• SSL/TLS certificates
  • S/MIME certificates
  • Code signing certificates
  • Client authentication certificates

Certificate Authorities

Let’s understand a simple scenario.If Alice wants to send Bob an encrypted message, she can get his digital certificate, encrypt the information using its public key and send him a secure message. But here comes a potential problem: How can Alice be sure that it’s actually Bob who owns the certificate and the public key she used? What if she actually sends a message to an enemy spy who’s just claiming to be Bob?

Here come certificate authorities (CAs) to the rescue!

Certificate authorities are the trusted third-party entities that issue and manage digital certificates. They’re the most crucial entity in PKI since millions of users — knowingly or unknowingly — are going to rely on them.

Before issuing a digital certificate, a CA is supposed to conduct a vetting process to make sure that it issues the certificate to a legitimate entity. Even just a small mistake in the vetting process could result in a mis-issuance and cause a disaster not just in terms of the damage, but also in terms of the overall trust in the system that is PKI. Therefore, to be a trusted CA, you must fulfil super-stringent criteria formed by an independent body of browsers, operating systems, and mobile devices that’s known as the CA/Browser Forum (or CA/B Forum for short). On top of that, you need a multi-million dollar infrastructure that includes sizeable operational elements, hardware, software, policy frameworks, practice statements, auditing, security infrastructure, and personnel.

Advantages of Public Key Infrastructure

With all of this in mind, there are multiple advantages of using public key encryption as part of your public key infrastructure. What are they? Oh, I’m so glad you asked…

Authentication

In the age when fraudsters and scamsters are trying every trick in the book to fool users, authentication/validation becomes an out and out necessity. When you’re transmitting information through a website, an email, or text messages, making sure that you’re communicating to the intended entity is a must. Thanks to the vetting process conducted by certificate authority and the use of the private and public key, PKI facilitates authentication in an unprecedented, smooth way.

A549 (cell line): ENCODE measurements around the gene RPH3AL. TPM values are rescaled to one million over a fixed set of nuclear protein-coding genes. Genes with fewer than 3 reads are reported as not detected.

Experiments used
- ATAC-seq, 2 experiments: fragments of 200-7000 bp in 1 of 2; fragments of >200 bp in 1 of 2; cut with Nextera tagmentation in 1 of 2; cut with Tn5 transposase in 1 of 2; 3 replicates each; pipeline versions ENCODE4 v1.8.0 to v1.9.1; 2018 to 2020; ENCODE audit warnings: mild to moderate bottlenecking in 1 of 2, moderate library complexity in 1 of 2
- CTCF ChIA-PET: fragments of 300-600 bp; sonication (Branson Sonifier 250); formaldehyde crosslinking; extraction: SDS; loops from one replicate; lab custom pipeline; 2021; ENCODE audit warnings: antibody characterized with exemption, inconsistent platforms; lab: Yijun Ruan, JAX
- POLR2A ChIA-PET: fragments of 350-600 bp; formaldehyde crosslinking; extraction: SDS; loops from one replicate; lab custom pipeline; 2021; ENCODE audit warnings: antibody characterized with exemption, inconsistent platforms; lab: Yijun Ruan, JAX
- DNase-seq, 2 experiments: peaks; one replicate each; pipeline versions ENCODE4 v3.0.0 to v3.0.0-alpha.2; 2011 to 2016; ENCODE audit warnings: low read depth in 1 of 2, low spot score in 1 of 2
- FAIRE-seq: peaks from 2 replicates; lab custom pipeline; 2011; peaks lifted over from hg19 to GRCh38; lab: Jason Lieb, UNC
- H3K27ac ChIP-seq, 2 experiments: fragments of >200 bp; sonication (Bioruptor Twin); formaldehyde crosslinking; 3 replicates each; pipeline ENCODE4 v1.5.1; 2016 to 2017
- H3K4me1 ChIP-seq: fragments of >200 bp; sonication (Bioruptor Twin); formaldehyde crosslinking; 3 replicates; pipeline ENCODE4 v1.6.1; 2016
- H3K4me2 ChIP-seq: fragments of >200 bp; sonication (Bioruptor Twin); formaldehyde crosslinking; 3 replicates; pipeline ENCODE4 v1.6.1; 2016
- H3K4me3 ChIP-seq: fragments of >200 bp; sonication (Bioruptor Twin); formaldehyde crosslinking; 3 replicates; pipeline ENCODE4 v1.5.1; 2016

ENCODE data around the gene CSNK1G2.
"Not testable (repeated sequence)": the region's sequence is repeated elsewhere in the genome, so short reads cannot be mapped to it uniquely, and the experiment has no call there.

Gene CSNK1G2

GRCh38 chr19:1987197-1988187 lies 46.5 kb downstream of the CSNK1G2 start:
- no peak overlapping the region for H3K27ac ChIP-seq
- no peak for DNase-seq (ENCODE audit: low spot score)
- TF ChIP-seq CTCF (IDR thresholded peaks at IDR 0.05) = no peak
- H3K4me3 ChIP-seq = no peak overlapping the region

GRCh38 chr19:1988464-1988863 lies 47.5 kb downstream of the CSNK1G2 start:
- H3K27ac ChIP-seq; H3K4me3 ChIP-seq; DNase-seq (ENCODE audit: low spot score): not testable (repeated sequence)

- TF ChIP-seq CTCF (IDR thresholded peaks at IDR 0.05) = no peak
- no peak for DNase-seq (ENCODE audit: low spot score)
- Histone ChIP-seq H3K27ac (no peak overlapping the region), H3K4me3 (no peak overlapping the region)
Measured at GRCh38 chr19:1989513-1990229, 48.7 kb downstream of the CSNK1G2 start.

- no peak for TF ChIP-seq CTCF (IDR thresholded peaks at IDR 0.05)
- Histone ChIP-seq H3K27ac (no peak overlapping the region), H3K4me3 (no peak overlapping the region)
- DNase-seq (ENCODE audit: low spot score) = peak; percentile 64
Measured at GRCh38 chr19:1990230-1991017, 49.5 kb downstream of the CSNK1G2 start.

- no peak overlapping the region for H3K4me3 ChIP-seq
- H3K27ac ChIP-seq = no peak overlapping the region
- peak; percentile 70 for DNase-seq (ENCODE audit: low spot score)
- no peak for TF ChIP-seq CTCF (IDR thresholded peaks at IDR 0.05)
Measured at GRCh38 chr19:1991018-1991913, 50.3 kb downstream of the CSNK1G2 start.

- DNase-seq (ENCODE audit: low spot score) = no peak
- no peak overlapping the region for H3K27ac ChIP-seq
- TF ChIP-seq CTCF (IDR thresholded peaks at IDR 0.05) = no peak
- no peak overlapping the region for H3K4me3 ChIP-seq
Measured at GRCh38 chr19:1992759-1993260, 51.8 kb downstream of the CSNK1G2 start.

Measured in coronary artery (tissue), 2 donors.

Privacy

One of the essential security elements when it comes to online communication is privacy. After all, nobody wants to disclose their passwords, credit card information, or cute cat photos. By encrypting the data between the sender and the recipient, PKI keeps the original data secure so that only the intended recipient can see the data in its original format. 

Data Integrity

When you send sensitive information online, it’s imperative for both the parties to have the recipient receive the data in the unaltered form. Through a technique called “hashing,” PKI allows the recipient to check whether the message/document/data has remained in the same form or not.

Non-Repudiation

PKI provides a mechanism to digitally sign online transactions (files, emails, documents, etc.), the way we physically sign documents and stuff. This way, it acts as proof that the person who signed it is the originator of the data. And, therefore, it also makes it impossible for the sender to deny that he/she was the one who signed and sent it. This is called “non-repudiation.”

Disadvantages of Public Key Infrastructure

While there are many advantages of public key infrastructure and the encryption it provides, we’ll admit — it’s not perfect. There are some specific disadvantages as well that are worth noting:

Speed

PKI is an extremely secure process that delivers what it’s supposed to. A large part of the credit goes to the key pair and super-complex mathematical algorithms. However, this complexity brings computational overhead when it comes to encrypting data in large volumes. As a result, it slows down the data transfer process to a minor degree, 5 milliseconds (ms) to be precise. In terms of CPU usage, the difference between encrypted connections and unencrypted connections is found to be 2%. Although this difference is quite small, you could consider migrating to HTTP/2 to speed up the data transfer process.

Private Key Compromise

The mathematics behind PKI is supposed to be so strong that even super-computers (let alone hackers) aren’t able to crack it within a practical time. However, the entire PKI security doesn’t depend on the unconquerable mathematics; it also depends on the security of the private key as it can decrypt the data encrypted by the public key.

Therefore, if the private key gets compromised, a cybercriminal doesn’t need to crack the super-complex mathematical algorithms. They can decrypt the data (of the past as well as of the future) with the private key and can also imitate the server to fool clients. This could result in organizational secrets, passwords, financial information, etc. being compromised. In other words, it could cause unprecedented disasters. This is a significant cause for concern while using PKI.